AHF, which has used self-reporting to state that people won't want to pay for PrEP, claims that self-reporting is unreliable in the iPrex study when participants talked about additional prevention measures they might be using.

In other words, AHF's six points are a lot of bunk. However, we can agree with AHF about this: There should be further studies about both Truvada and HPTN052 for use in PrEP, and we should keep looking for the most effective HIV prevention medications we can find. In the meantime, we know Truvada can be effective, and the sooner we can get sexually active HIV-negative folks on it, the better.

We now know – because we have seen the evidence – that lowering the community's viral load works. When poz people are stable on medications and have undetectable viral loads, they are over 90 percent less infectious [Pilcher et al, 2004; Wood et al., 2009]. When HIV-negative people go on PrEP, their protection rate greatly increases. We know that people who abuse alcohol and stimulants (coke, crack, speed, ecstasy) are more likely to raise viral load in their own bodies and in the community. We know that not giving intravenous drug users syringe exchange raises the community's viral load. We know that not getting regularly tested and treated for STIs – and by "regularly," we mean at least every three months – raises the community's viral load. We know that many of our new HIV infections come from these subsets, especially the relatively newly infected, unaware that they have a high viral load. But know this: those people standing in line at City Clinic and Magnet and Tenderloin Health and elsewhere every three months to get their tests and, if needed, treatment or referrals, are not to be looked down on; they are the community's heroes!

So what is the socially responsible answer? Some wish to use public health and housing money for 1970s-style consciousness-raising groups. The real-world alternative is to get more people more access to more testing and more treatment (for STIs, HIV, and for alcohol/drug abuse) and more language-appropriate services/case management and, where needed to that end, more housing ( separately for users in recovery – dry, for users who've relapsed but wish to re-track – damp, and for active users – wet). We think the truly progressive answer is the latter.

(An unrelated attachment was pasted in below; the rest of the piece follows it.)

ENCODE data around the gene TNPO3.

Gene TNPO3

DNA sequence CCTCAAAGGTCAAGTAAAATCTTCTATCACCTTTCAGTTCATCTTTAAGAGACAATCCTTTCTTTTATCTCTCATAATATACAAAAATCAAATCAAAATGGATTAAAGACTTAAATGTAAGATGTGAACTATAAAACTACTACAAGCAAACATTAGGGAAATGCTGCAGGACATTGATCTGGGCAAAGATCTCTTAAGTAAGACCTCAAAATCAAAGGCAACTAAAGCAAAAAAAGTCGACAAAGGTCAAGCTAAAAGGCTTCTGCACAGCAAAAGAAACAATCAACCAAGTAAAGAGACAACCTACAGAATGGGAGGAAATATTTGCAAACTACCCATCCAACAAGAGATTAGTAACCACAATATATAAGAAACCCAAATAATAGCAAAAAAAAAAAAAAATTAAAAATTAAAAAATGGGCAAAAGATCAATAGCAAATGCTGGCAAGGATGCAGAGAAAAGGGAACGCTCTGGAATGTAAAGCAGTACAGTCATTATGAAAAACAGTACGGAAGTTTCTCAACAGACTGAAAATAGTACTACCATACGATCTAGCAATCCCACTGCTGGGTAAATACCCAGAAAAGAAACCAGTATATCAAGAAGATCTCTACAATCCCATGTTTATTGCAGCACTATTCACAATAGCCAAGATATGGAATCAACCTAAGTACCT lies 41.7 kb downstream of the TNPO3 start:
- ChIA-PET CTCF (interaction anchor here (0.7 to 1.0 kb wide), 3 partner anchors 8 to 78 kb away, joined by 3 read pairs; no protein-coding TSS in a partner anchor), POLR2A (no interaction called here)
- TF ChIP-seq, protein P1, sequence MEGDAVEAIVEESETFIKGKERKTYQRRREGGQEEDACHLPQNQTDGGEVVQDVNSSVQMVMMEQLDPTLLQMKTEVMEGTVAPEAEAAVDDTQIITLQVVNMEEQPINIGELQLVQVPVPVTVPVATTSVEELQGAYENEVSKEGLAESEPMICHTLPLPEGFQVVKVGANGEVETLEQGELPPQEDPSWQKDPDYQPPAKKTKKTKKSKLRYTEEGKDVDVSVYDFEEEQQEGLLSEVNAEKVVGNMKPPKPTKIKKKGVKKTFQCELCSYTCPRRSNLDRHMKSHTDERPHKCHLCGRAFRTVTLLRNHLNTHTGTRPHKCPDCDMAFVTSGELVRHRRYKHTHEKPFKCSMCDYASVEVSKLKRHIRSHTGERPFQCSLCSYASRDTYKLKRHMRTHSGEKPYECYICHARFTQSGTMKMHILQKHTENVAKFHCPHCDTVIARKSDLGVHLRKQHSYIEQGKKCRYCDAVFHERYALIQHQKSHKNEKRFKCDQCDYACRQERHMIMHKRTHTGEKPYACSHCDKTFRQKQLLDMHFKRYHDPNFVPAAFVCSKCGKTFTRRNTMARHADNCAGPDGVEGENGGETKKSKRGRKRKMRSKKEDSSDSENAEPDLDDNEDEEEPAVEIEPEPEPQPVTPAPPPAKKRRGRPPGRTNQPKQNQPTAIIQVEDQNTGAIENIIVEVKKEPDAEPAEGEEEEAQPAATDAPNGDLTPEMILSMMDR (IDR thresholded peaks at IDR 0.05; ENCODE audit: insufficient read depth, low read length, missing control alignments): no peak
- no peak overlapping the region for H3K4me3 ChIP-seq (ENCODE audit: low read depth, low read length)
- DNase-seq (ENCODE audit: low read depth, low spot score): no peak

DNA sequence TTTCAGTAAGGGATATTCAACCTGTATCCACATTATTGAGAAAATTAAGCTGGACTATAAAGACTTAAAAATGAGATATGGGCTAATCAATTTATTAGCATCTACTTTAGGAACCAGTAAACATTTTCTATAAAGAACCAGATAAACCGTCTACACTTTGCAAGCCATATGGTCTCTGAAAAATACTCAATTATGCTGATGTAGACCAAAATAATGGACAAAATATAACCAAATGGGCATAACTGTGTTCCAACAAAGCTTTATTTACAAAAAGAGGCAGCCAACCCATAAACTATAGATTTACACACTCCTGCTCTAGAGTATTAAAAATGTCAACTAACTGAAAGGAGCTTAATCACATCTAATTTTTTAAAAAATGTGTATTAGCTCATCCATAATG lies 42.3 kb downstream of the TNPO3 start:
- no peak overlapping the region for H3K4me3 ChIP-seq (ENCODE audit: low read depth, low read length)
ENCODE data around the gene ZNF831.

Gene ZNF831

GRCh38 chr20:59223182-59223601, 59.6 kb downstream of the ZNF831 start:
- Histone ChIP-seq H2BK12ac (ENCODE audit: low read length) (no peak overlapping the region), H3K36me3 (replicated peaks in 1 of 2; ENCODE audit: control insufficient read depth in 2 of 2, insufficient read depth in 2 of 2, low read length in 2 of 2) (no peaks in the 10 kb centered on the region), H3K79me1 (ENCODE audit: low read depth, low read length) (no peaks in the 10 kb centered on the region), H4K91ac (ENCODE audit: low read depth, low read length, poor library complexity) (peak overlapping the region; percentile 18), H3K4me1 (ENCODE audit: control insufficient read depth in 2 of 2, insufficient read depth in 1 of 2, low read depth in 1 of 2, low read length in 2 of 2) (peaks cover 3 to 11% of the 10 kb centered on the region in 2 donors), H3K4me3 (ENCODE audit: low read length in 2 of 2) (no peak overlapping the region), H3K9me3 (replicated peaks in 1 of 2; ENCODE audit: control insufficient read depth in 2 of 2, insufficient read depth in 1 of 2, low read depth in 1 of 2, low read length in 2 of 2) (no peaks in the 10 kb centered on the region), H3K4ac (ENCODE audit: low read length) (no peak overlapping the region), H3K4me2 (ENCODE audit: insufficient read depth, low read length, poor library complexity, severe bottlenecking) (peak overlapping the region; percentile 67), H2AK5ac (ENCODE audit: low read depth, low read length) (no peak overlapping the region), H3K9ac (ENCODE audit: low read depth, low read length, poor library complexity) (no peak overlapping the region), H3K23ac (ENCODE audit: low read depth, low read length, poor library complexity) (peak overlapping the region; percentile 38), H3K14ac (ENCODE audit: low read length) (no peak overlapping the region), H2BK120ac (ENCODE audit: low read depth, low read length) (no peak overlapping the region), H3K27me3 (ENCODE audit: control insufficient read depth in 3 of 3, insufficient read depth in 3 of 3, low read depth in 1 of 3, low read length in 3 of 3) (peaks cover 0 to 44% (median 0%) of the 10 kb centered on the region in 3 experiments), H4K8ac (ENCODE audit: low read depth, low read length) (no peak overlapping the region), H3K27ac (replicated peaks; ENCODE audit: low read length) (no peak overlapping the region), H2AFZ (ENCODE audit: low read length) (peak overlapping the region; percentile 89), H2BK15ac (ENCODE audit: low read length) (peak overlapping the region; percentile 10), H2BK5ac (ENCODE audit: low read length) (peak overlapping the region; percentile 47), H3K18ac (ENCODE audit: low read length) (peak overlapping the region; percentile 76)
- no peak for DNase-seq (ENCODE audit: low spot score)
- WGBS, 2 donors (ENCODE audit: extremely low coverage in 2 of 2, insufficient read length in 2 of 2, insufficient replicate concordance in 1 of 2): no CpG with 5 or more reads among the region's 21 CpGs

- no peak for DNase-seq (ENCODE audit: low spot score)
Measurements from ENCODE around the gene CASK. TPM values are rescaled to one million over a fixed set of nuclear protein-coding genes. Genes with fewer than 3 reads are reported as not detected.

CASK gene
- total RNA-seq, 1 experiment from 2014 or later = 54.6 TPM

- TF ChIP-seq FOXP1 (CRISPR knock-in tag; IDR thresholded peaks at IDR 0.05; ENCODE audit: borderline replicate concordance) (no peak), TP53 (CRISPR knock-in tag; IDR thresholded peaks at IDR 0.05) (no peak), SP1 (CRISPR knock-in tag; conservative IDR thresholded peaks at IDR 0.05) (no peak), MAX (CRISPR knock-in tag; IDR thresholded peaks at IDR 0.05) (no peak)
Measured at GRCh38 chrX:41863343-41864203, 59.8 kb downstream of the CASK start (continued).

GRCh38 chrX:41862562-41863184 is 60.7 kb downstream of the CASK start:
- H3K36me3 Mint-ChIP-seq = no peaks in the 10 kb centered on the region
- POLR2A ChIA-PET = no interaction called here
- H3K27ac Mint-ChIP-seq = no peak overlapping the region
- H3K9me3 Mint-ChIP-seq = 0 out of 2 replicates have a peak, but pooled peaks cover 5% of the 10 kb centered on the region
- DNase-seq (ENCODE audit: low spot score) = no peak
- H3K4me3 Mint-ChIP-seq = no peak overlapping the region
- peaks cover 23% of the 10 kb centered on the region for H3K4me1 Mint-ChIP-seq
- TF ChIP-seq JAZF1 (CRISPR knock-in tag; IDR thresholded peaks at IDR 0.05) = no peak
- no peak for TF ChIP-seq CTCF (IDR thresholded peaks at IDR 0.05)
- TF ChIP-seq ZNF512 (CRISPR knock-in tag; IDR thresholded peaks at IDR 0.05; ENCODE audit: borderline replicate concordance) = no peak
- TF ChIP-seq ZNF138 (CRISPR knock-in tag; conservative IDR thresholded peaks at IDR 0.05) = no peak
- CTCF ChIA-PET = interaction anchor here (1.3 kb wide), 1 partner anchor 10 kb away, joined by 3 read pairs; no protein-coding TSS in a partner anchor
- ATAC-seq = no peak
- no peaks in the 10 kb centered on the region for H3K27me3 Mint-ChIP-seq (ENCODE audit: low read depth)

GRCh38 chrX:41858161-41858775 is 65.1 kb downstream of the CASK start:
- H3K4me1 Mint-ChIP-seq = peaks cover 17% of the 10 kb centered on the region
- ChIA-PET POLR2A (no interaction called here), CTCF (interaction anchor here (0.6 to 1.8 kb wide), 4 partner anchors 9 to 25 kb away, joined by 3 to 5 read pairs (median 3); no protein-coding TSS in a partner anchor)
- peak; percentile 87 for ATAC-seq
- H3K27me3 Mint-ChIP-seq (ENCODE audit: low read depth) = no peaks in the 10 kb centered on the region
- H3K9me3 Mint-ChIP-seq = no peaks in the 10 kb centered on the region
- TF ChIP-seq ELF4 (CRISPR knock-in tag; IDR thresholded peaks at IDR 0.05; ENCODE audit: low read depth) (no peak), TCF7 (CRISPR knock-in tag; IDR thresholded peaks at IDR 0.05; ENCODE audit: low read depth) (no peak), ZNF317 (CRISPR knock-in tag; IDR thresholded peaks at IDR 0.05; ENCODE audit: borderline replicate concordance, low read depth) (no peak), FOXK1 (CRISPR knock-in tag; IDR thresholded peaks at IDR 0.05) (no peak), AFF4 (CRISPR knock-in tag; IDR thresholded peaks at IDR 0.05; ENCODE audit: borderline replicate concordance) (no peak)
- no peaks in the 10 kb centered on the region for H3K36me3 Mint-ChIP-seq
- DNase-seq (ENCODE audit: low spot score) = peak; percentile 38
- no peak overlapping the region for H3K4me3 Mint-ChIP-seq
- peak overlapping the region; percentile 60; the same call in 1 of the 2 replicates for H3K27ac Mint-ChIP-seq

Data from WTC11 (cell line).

HIV infections do indeed intersect with some of the difficult needs of San Francisco's vulnerable and marginalized communities. The long-term answer has not been to provide community organizing groups at agencies for these individuals. Historically, without the medical advances we have now, that was all in which DPH could place the public's hope. Today's answer is that, in an age of very limited resources, money for community organizing has to come from elsewhere, and public health and housing monies need to be spent on actual medicine, and on more language-appropriate access and case management for it. We also need new dedicated revenue streams.

Finally, in his guest opinion, Tania asks whether medical professionals will "take on transforming the root causes of HIV." The root cause of HIV-disease is a retrovirus. Progressive social change, in this case, is exactly about empowering people with culturally-useful access to real health care to save their real lives. And that's just what we meant in the 1980s when we were shouting for "drugs into bodies." The Brave New World is here; get with it.

Race Bannon and Luke Adams are longtime community activists. Bannon writes at and Adams is a drug counselor, minister, and MFTI.